In view sharing, some parts of k-space are updated more often than others, leading to an effective shortening of the total acquisition time. Undersampling of high-frequency k-space data, however, can result in artifacts at the edges of blood vessels, especially during the rapid signal intensity changes. The objective of this study was to evaluate a new time-resolved echo-shared angiographic technique (TREAT) combining parallel imaging with view sharing. First, the presence of artifacts arising from different temporal interpolation schemes was evaluated in simulations of the point spread function. Second, the image quality and presence of artifacts of time-resolved parallel three-dimensional magnetic resonance angiography (3D MRA) of the chest, acquired with and without view sharing, was assessed in a clinical study of patients with cardiovascular or pulmonary disease.
Using parameters from a time-resolved parallel 3D MRA sequence without view sharing (parallel MRA), giving a 33% increase in spatial resolution, our simulations have revealed that k-space segmentation in 3 regions provides acceptable artifacts. Thirty-six consecutive patients (mean age, 50 ± 16 years; 15 females, 22 males) were examined in a clinical study with TREAT. The image data were compared with that of a group of 31 consecutive patients (mean age, 46 ± 19 years; 12 females, 19 males) examined with a conventional time-resolved parallel MRA sequence without view sharing (parallel MRA). The image quality and presence of artifacts was assessed in a blind comparison by 2 radiologists in consensus using MPR and MIP reconstructions. Furthermore, the peak SNR of the pulmonary artery and aorta was compared between both MRA sequences.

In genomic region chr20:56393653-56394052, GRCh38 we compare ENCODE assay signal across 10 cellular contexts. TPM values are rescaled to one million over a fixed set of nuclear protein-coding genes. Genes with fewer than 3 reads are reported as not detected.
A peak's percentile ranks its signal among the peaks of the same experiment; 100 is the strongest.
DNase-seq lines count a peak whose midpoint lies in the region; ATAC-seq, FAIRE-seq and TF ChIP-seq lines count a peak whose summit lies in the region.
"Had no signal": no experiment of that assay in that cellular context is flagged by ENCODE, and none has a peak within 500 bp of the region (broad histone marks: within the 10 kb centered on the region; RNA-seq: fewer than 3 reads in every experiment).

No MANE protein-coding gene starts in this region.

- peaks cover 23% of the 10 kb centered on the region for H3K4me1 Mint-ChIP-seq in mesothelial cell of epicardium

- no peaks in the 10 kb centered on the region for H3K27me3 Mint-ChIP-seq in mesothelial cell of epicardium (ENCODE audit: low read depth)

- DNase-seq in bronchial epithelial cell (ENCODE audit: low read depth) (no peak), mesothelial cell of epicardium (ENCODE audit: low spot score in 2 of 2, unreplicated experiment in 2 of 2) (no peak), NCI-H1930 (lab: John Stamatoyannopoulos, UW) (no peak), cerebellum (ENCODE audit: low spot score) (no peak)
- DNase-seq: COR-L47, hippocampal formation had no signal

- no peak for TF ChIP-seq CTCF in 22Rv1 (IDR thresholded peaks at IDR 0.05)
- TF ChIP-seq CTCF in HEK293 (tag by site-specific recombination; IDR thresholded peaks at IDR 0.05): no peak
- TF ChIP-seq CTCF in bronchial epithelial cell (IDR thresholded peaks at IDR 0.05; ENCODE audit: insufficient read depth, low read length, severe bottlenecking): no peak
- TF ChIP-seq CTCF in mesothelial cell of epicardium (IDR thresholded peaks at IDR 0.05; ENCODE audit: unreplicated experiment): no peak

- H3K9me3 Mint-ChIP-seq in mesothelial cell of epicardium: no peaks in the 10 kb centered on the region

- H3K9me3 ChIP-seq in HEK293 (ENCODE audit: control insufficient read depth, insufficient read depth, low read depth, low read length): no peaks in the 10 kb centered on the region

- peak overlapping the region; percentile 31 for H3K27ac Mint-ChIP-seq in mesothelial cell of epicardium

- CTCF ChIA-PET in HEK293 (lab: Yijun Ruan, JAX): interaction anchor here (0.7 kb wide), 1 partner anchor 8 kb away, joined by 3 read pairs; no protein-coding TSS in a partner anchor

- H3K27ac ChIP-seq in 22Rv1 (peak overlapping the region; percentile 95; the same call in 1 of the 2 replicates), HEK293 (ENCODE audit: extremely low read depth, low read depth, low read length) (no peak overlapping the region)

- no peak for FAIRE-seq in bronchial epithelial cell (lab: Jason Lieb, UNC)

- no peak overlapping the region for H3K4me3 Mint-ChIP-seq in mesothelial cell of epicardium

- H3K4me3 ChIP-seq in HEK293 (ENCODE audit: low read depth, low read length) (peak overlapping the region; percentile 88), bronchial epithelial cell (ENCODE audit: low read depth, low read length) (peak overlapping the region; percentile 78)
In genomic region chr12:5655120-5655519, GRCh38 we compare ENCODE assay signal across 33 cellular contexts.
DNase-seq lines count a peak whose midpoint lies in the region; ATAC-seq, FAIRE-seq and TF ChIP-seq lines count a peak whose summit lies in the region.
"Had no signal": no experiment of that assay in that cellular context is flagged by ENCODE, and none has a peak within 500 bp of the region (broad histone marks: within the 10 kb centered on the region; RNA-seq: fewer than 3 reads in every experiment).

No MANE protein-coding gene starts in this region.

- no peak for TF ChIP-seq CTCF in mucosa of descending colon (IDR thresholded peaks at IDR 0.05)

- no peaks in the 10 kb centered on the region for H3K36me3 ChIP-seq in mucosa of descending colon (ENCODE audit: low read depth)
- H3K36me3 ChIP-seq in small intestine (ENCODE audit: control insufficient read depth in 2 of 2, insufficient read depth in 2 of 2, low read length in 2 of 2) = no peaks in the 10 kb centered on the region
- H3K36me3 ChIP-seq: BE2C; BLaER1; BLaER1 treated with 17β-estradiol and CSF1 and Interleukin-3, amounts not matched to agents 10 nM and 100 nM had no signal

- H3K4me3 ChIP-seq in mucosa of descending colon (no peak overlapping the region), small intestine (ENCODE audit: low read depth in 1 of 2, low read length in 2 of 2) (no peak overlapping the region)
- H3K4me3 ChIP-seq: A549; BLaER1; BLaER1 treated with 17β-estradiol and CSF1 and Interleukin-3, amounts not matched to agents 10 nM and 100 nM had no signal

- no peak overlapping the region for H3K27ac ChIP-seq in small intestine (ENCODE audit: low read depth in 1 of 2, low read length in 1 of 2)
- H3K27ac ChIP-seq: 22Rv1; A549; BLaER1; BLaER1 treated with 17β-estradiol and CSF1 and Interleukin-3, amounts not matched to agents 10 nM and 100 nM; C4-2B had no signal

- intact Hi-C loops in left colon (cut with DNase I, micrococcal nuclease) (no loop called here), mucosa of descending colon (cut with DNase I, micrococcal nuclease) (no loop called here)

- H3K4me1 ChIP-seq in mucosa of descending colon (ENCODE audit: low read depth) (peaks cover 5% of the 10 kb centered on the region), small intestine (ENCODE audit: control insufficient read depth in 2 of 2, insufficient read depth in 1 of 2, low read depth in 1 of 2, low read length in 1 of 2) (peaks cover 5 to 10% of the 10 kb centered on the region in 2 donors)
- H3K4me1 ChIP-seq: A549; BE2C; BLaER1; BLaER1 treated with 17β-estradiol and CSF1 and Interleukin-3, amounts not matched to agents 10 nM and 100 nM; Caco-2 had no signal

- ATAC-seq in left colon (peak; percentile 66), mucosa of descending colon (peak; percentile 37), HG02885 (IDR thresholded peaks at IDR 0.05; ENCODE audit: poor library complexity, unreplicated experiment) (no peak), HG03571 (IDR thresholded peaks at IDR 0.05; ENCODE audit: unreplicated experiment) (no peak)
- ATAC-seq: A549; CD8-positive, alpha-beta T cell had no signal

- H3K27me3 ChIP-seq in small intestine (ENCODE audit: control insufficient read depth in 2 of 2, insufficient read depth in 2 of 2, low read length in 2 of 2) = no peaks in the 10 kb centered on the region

The image quality of TREAT was rated significantly higher than that of the parallel MRA sequence without view sharing: depending on the orientation of MPR and MIP reconstructions, an excellent image quality was found in 69–89% with TREAT and in 45–71% with the parallel MRA protocol without view sharing, respectively. The presence of artifacts was equal with both sequences.
View sharing can be successfully combined with other acceleration techniques, such as parallel imaging. TREAT allows the assessment of the thoracic vasculature with a high temporal and spatial resolution.
From*Abteilung Radiologie and †Abteilung Medizinische Physik in der Radiologie, Deutsches Krebsforschungszentrum (DKFZ), Innovative Krebsdiagnostik und Therapie, Heidelberg; and ‡Siemens Medical Solutions, Erlangen, Germany.
Received July 7, 2004 and accepted for publication, after revision, September 12, 2004.
Reprints: Christian Fink, MD, Innovative Krebsdiagnostik und Therapie, Abteilung Radiologie E010, Deutsches Krebsforschungszentrum (DKFZ), Im Neuenheimer Feld 280, 69120 Heidelberg, Germany. E-mail: email@example.com.